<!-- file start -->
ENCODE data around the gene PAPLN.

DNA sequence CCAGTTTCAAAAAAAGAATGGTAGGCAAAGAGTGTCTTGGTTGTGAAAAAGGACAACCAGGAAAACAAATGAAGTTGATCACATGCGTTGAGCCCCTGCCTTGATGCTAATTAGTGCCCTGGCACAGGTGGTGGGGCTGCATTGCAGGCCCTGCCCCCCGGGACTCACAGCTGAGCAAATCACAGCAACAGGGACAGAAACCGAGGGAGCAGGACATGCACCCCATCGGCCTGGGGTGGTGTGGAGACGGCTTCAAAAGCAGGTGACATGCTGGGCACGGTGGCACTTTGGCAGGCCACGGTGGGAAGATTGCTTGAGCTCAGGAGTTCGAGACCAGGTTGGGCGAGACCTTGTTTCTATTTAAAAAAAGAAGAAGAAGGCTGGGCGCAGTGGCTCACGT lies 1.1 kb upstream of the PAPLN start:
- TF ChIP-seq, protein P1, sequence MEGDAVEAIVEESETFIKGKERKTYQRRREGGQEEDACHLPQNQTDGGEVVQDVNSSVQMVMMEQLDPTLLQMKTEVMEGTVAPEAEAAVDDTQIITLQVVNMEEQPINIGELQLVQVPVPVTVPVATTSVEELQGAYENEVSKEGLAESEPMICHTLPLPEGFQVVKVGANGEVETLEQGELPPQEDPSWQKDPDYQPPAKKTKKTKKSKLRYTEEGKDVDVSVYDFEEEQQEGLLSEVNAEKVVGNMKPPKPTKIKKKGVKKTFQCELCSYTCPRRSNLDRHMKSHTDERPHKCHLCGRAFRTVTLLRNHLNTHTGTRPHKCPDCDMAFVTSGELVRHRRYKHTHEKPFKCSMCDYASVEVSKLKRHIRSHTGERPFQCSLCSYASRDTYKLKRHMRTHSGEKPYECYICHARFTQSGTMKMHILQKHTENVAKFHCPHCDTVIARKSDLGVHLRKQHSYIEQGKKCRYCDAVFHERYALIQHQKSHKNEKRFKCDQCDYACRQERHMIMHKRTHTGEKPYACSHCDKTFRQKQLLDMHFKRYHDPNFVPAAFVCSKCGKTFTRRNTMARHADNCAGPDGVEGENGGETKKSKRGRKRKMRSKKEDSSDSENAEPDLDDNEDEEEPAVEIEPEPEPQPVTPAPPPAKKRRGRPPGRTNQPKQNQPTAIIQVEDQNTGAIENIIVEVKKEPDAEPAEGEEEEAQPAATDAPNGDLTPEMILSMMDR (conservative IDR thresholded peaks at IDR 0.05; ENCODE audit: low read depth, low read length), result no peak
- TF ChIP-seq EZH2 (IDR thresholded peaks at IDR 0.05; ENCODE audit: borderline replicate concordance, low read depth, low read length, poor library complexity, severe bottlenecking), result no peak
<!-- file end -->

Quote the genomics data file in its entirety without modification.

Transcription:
ENCODE data around the gene PAPLN.

DNA sequence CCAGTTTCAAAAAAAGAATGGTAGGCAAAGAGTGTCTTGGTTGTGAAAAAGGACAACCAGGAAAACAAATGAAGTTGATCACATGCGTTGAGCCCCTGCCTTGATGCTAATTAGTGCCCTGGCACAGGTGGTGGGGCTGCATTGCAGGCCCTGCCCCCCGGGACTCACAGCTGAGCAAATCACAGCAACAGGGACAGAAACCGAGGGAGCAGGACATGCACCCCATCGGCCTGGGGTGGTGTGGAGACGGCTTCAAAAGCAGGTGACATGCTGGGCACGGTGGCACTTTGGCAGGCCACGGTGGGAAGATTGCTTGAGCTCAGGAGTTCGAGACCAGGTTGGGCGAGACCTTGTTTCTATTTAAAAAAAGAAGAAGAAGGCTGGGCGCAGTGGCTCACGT lies 1.1 kb upstream of the PAPLN start:
- TF ChIP-seq, protein P1, sequence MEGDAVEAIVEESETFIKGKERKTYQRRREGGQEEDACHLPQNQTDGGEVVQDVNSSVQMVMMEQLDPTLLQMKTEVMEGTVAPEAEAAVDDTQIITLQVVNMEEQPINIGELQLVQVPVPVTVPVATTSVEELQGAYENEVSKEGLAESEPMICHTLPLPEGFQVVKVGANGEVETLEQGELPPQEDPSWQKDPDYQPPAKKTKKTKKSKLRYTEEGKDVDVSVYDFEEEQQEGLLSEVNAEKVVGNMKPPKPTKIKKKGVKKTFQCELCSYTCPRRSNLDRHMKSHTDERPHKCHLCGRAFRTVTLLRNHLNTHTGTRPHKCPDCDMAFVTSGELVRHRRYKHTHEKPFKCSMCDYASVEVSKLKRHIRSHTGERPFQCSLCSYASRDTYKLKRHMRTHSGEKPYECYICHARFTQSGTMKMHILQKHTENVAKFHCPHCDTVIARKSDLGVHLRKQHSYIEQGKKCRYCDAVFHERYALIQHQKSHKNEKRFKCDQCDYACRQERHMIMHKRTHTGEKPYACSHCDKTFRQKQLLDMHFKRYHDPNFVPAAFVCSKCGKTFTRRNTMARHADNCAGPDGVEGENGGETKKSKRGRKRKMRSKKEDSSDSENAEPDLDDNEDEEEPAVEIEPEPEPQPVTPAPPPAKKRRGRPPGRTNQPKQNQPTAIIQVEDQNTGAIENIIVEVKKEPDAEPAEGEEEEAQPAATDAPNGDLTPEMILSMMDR (conservative IDR thresholded peaks at IDR 0.05; ENCODE audit: low read depth, low read length), result no peak
- TF ChIP-seq EZH2 (IDR thresholded peaks at IDR 0.05; ENCODE audit: borderline replicate concordance, low read depth, low read length, poor library complexity, severe bottlenecking), result no peak